Lower vegetable prices led to lower inflation in Mauritius; new council to monitor prices
The main reason for the net decrease in the CPI from March to June 2015 was a 46.9% decline in vegetable prices; also, a new council, the National Price Consultative Council (NPCC), has been set up recently by the government of Mauritius with more power to fight against abusive price practices.(Image:news.islandcrisis.net)
Mauritius saw a net decrease of 2.9 points or 2.6% in its Consumer Price Index (CPI) to 107.2 points in June 2015 and, on a monthly basis, the CPI decreased by 0.1 points in April, 2.7 points in May and by 0.1 points in June, according to data released by Statistics Mauritius.
The main reason for the net decrease in the CPI from March to June 2015 was lower prices of vegetables which dropped by 46.9% to partly offset higher prices of fish by 3.9%, fruits by 7.7%, meat by 1.6% and trader’s rice by 2.4%.
Decreases were also noted in prices under the‘Communication’ category, with the 0.9% decline traced to lower prices of internet access by 3.0% and mobile phones by 1.3%.
Accordingly, prices atrestaurants and hotels dipped by 0.4% mainly due to lower rates for accommodation in hotels. Besides, lower prices of information processing equipment and audio visual equipment led a drop to the ‘Recreation and Culture’ category by 0.5%.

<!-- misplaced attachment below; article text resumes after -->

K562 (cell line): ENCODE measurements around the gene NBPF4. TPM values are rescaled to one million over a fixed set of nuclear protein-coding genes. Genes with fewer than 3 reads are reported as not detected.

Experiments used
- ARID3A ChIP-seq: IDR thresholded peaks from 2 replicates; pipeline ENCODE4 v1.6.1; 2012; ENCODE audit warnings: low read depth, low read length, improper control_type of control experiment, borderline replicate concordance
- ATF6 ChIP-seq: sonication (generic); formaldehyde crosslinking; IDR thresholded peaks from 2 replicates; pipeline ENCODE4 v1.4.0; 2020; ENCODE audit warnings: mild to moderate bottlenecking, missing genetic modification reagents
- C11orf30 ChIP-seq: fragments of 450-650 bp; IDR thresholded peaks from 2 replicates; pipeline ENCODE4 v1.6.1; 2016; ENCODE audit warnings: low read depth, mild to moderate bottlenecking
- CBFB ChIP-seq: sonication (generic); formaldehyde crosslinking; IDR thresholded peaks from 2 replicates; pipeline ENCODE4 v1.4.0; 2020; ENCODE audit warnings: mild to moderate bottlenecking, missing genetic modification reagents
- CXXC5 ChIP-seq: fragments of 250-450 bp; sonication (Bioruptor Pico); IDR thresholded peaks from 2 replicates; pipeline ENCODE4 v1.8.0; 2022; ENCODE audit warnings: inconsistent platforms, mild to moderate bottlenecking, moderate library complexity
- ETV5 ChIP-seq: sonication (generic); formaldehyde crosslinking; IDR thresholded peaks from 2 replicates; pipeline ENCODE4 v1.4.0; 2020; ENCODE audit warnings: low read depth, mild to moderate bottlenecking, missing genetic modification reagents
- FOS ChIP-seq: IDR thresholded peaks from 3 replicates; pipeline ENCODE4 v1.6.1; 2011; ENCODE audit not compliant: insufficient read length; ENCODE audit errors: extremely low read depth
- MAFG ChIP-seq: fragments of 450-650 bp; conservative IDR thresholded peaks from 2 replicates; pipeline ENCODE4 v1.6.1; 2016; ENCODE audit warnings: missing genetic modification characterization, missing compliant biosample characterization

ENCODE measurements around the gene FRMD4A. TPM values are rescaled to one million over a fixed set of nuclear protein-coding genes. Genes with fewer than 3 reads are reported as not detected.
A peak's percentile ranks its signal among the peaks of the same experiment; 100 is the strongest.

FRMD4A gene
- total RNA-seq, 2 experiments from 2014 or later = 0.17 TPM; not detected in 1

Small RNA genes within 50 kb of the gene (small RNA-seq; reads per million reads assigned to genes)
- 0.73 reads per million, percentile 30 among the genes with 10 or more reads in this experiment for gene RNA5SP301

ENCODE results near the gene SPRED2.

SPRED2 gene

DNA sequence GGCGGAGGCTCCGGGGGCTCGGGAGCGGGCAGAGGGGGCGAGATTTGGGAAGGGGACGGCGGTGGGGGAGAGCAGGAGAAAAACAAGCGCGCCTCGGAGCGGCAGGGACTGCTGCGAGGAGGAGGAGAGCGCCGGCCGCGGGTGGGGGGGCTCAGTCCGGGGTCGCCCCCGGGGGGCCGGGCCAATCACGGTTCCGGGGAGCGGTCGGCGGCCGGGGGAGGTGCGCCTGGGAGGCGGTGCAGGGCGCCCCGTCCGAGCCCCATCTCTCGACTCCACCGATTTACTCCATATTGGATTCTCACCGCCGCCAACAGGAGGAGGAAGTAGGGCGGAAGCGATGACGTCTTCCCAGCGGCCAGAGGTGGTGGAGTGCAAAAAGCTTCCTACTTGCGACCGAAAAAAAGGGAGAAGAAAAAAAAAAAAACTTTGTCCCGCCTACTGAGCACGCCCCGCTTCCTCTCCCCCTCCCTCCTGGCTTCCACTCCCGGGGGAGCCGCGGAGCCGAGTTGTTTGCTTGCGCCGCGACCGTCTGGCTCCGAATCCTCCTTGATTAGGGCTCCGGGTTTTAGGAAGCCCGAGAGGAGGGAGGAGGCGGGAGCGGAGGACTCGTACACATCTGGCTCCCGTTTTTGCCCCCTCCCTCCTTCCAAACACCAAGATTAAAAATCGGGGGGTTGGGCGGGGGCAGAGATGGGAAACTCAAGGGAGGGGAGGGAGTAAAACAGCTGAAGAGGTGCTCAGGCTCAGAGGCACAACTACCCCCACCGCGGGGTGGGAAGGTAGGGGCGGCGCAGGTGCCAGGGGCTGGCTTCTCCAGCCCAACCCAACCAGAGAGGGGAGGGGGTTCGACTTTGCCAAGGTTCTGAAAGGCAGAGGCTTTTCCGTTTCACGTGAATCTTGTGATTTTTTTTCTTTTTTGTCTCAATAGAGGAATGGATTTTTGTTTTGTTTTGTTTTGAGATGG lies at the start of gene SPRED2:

Prices that recorded a rise during the period under review were mainly in the categories of ‘Alcoholic beverages and tobacco’ by 3.0%, ‘Clothing and footwear’ by 0.7%, ‘Health’ by 0.4%, ‘Transport’ by 0.5%, and ‘Furnishings, household equipment and routine household maintenance’ by 2.4%.
The headline inflation rate was 3.2% for the year 2014 compared to 3.5% for year 2013 and the rate excluding ‘Alcoholic beverages and tobacco’ was 2.9% for year 2014 compared to 2.5% for year 2013.
Additionally, in a related development, it is to be noted that a new council, the National Price Consultative Council,has been set up by Mauritius’Ministry of Industry,Commerce and Consumer Protection to investigate abusive price practices.
This authority will have a more elaborate role that its predecessor, the price monitoring watchdog, which had for its mission to establish and make public prices prevailing in various supermarkets and hypermarkets.
For example, the newly established council will have the power to question prices charged even by a trader who sells fish by the roadside. The officers can require the seller to justify the selling price through the provision of documents from suppliers.